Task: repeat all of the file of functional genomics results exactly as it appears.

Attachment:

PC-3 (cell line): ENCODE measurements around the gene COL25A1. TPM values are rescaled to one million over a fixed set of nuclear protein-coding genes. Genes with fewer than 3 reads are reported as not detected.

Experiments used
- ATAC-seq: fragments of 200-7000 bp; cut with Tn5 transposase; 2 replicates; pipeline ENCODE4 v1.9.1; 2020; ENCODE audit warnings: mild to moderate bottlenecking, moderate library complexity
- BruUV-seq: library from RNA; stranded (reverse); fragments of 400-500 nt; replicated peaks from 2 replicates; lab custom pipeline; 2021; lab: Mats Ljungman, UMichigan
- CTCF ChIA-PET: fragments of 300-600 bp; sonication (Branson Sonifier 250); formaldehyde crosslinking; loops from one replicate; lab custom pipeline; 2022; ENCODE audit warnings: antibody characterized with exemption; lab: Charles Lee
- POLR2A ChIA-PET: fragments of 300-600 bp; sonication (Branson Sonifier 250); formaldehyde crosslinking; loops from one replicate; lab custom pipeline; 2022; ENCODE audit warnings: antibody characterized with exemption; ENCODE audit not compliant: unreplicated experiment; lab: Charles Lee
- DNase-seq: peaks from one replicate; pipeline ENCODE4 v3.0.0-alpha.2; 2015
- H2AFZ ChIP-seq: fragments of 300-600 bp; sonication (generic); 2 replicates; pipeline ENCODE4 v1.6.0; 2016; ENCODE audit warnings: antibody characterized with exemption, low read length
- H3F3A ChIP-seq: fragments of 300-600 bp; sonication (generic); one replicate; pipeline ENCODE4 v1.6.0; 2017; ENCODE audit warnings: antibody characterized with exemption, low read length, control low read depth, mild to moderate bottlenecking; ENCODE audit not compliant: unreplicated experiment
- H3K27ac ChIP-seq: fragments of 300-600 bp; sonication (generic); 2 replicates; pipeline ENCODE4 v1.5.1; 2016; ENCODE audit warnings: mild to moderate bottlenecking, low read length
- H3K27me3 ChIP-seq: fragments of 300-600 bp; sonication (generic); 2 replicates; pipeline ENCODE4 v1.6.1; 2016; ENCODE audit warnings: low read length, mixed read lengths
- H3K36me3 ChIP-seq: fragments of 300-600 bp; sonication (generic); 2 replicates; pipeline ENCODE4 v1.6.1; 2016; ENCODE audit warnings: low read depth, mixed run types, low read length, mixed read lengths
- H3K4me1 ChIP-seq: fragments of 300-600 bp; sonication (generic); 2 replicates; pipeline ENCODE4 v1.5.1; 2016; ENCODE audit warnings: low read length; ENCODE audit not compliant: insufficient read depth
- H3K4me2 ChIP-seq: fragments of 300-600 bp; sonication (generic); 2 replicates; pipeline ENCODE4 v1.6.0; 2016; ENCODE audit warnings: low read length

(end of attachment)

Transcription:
PC-3 (cell line): ENCODE measurements around the gene COL25A1. TPM values are rescaled to one million over a fixed set of nuclear protein-coding genes. Genes with fewer than 3 reads are reported as not detected.

Experiments used
- ATAC-seq: fragments of 200-7000 bp; cut with Tn5 transposase; 2 replicates; pipeline ENCODE4 v1.9.1; 2020; ENCODE audit warnings: mild to moderate bottlenecking, moderate library complexity
- BruUV-seq: library from RNA; stranded (reverse); fragments of 400-500 nt; replicated peaks from 2 replicates; lab custom pipeline; 2021; lab: Mats Ljungman, UMichigan
- CTCF ChIA-PET: fragments of 300-600 bp; sonication (Branson Sonifier 250); formaldehyde crosslinking; loops from one replicate; lab custom pipeline; 2022; ENCODE audit warnings: antibody characterized with exemption; lab: Charles Lee
- POLR2A ChIA-PET: fragments of 300-600 bp; sonication (Branson Sonifier 250); formaldehyde crosslinking; loops from one replicate; lab custom pipeline; 2022; ENCODE audit warnings: antibody characterized with exemption; ENCODE audit not compliant: unreplicated experiment; lab: Charles Lee
- DNase-seq: peaks from one replicate; pipeline ENCODE4 v3.0.0-alpha.2; 2015
- H2AFZ ChIP-seq: fragments of 300-600 bp; sonication (generic); 2 replicates; pipeline ENCODE4 v1.6.0; 2016; ENCODE audit warnings: antibody characterized with exemption, low read length
- H3F3A ChIP-seq: fragments of 300-600 bp; sonication (generic); one replicate; pipeline ENCODE4 v1.6.0; 2017; ENCODE audit warnings: antibody characterized with exemption, low read length, control low read depth, mild to moderate bottlenecking; ENCODE audit not compliant: unreplicated experiment
- H3K27ac ChIP-seq: fragments of 300-600 bp; sonication (generic); 2 replicates; pipeline ENCODE4 v1.5.1; 2016; ENCODE audit warnings: mild to moderate bottlenecking, low read length
- H3K27me3 ChIP-seq: fragments of 300-600 bp; sonication (generic); 2 replicates; pipeline ENCODE4 v1.6.1; 2016; ENCODE audit warnings: low read length, mixed read lengths
- H3K36me3 ChIP-seq: fragments of 300-600 bp; sonication (generic); 2 replicates; pipeline ENCODE4 v1.6.1; 2016; ENCODE audit warnings: low read depth, mixed run types, low read length, mixed read lengths
- H3K4me1 ChIP-seq: fragments of 300-600 bp; sonication (generic); 2 replicates; pipeline ENCODE4 v1.5.1; 2016; ENCODE audit warnings: low read length; ENCODE audit not compliant: insufficient read depth
- H3K4me2 ChIP-seq: fragments of 300-600 bp; sonication (generic); 2 replicates; pipeline ENCODE4 v1.6.0; 2016; ENCODE audit warnings: low read length